Connecting state and local government leaders
It’s not easy to host a weekly event to encourage civic engagement.
This the second in a series of profiles on the 50 finalists for Route Fifty’s Navigator Awards program. The first 10 finalists were from the Government Allies and Cross-Sector Partners category. Finalists 11-20 were from the Agency and Department Leadership category. Finalists 21-30 were from the Executive Leadership category. Finalists 31-40 were from the Next Generation category. Finalists 41-50 were from the Data and IT Innovators category. Explore our complete list of 50 finalists.
Civic hackathons—events where a municipal government or other entity brings together civic-minded professional technologists, amateur coders and municipal agencies—are often one-off sessions or too seldom to have lasting community impact. They promote citizen engagement while leveraging municipal or state data resources to create digital tools or resources to better serve the public, but the enthusiasm around hackathons can quickly dissipate after the event concludes.
That’s not the case in Chicago with Chi Hack Night. It’s not your average hackathon. It happens every week on the eighth floor of the Merchandise Mart. And since March 2012, there have been more than 220 weekly gatherings.
Even if you don’t live in Chicago and can’t enjoy the pizza or empanadas, Route Fifty recommends watching the Tuesday event via YouTube.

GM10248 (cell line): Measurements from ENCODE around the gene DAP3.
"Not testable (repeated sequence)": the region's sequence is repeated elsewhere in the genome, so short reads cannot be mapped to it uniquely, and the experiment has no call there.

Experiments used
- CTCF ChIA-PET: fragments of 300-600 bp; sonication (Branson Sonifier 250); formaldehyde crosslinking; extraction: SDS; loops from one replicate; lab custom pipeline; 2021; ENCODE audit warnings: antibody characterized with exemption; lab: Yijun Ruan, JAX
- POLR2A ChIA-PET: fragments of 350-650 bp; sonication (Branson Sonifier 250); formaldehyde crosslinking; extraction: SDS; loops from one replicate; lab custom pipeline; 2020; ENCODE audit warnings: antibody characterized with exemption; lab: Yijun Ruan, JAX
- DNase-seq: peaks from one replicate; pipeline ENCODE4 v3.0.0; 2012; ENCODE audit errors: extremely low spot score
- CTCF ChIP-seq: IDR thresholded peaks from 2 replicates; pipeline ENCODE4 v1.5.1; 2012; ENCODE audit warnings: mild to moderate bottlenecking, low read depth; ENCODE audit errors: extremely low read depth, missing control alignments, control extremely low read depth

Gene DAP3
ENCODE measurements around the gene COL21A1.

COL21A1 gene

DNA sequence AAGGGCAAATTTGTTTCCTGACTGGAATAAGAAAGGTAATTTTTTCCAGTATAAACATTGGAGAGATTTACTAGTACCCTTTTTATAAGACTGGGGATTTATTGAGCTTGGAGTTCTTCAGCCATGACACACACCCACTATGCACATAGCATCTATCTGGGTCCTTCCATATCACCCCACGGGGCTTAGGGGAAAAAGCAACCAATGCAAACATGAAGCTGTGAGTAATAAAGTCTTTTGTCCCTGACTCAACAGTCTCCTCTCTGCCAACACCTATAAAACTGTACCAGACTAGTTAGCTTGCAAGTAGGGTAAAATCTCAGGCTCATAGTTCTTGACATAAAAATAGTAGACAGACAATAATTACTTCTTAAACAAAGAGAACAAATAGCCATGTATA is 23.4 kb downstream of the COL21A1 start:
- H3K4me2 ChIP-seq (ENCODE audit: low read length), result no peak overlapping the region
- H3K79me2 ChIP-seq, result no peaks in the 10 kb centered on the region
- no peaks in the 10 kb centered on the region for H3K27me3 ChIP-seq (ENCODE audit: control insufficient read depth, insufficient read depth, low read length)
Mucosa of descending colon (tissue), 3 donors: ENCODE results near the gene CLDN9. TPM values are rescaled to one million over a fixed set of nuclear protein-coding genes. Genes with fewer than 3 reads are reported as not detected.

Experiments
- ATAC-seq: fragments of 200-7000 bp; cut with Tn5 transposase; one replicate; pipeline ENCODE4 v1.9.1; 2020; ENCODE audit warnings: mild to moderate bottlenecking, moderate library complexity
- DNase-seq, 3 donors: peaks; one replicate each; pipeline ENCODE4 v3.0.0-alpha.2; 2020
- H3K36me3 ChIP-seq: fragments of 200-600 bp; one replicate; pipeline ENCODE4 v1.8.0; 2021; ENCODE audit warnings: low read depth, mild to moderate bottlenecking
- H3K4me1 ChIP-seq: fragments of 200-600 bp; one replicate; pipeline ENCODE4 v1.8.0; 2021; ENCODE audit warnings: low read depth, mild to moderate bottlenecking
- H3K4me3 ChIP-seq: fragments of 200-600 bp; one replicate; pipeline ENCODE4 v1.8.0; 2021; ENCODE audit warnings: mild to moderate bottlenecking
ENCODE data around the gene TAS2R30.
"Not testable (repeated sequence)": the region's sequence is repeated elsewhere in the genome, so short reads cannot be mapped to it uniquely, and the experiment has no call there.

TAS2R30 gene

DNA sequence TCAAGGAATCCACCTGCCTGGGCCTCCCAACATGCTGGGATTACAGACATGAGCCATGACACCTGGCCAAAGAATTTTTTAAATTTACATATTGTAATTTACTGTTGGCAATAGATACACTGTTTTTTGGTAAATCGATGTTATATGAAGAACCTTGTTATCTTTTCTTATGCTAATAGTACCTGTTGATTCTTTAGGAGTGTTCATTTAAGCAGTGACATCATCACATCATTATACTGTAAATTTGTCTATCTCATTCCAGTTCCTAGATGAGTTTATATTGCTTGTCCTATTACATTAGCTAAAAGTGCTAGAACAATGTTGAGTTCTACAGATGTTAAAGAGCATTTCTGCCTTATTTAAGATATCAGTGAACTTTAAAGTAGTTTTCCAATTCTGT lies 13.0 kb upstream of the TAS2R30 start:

Why? It’s the gold standard for civic digital engagement. It’s an inclusive forum for discussion. It’s a stage for those with great ideas, observations or expertise to talk to an audience interested in the civic tech space. The night’s presenter or presenters might be from Chicago City Hall, Cook County or other local agencies, nonprofit organizations, companies or individuals who are otherwise working to find cool ways to “create, support and serve the public good,” as the organization describes its work.
The initiative also includes mini-hackathons, for those who want to collaborate on coding projects. And it’s been an incubator for a lot of valuable open-source projects in Chicago, including a river sewage tracking website, a platform to track city council meetings and legislation, and a repository of information related to public health inspections.
A lot of people are involved in making Chi Hack Night possible every week and It’s not an easy effort to sustain, which is why Route Fifty is happy to honor Derek Eder and Christopher Whitaker, the two lead organizers. They’re not only making Chicago a better place, they’re fostering ideas and engagement in so many other cities, too.
Michael Grass is executive editor of Government Executive’s Route Fifty and is based in Seattle.